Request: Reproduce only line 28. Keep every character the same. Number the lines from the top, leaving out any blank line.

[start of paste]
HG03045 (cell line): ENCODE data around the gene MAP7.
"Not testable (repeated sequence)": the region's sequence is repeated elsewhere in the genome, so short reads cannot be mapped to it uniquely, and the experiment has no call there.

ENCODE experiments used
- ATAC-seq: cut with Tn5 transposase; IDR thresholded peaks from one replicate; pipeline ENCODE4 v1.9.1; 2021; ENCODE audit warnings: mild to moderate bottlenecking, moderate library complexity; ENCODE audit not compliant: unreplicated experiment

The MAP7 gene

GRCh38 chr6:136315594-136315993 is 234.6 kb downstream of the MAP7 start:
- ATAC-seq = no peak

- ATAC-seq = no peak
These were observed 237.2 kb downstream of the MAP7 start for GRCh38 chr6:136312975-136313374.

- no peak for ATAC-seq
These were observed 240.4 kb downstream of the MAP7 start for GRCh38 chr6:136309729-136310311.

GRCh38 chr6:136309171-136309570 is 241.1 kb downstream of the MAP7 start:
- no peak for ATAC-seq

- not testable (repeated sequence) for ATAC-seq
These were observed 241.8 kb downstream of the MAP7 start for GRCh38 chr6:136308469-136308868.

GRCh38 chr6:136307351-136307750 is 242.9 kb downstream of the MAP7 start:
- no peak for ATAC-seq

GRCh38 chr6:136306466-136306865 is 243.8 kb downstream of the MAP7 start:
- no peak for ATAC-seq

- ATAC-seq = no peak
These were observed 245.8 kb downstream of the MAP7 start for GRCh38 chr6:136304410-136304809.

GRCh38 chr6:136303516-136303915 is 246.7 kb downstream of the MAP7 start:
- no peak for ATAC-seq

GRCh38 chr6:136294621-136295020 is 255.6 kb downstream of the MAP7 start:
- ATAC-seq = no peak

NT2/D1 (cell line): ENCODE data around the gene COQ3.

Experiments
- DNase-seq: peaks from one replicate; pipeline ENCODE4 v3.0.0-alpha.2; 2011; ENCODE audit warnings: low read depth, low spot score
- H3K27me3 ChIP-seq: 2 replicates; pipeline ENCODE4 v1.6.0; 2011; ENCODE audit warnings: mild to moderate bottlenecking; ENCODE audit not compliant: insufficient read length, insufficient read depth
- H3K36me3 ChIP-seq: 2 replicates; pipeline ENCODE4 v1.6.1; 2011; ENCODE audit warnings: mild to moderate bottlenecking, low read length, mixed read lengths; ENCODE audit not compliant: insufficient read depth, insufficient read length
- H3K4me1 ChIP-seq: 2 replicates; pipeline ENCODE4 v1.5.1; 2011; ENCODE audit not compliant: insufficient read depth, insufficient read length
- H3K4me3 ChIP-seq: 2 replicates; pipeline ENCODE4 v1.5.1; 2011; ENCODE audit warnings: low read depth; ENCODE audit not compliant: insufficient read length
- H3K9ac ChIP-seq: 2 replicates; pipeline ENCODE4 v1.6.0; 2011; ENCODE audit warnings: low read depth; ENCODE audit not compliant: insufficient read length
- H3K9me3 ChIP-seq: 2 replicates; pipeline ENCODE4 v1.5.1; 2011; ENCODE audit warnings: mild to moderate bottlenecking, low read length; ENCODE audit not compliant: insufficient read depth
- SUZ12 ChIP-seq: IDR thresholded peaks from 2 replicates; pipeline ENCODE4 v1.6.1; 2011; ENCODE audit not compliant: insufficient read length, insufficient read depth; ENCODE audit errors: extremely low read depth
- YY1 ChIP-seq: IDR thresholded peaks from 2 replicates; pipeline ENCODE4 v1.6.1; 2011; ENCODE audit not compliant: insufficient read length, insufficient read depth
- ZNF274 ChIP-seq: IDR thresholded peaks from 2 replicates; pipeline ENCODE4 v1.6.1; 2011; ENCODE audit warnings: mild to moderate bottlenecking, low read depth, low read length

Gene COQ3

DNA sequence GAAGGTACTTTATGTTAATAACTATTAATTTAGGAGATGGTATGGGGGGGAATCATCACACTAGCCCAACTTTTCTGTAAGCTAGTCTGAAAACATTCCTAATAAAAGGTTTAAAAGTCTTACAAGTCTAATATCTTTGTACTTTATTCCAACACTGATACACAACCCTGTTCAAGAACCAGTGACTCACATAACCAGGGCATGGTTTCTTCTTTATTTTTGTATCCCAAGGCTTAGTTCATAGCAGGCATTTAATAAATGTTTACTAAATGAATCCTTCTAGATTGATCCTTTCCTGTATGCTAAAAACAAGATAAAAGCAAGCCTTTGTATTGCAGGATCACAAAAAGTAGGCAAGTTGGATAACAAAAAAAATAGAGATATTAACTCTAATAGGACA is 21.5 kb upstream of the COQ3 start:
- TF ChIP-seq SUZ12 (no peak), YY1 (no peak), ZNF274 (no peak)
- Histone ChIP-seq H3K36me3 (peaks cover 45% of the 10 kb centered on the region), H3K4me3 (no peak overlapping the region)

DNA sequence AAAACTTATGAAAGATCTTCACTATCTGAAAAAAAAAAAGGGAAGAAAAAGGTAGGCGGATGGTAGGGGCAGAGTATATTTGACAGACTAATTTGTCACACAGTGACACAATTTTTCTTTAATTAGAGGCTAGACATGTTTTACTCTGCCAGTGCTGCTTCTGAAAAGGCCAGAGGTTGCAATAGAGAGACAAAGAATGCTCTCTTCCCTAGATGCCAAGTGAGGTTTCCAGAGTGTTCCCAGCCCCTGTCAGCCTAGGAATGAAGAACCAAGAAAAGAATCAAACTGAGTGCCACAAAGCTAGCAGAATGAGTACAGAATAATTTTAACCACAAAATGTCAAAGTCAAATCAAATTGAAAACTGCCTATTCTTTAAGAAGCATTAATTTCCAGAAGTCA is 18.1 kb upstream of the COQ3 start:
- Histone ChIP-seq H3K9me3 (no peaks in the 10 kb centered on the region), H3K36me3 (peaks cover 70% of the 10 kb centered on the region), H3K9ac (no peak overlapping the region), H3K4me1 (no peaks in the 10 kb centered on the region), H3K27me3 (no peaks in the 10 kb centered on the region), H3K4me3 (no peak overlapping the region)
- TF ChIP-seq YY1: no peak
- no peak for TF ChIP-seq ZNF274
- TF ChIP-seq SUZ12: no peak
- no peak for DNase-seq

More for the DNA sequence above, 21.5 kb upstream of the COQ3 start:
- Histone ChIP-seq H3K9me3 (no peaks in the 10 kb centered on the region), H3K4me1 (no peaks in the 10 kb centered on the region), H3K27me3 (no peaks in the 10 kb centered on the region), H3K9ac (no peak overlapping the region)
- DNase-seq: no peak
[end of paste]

- DNase-seq: peaks from one replicate; pipeline ENCODE4 v3.0.0-alpha.2; 2011; ENCODE audit warnings: low read depth, low spot score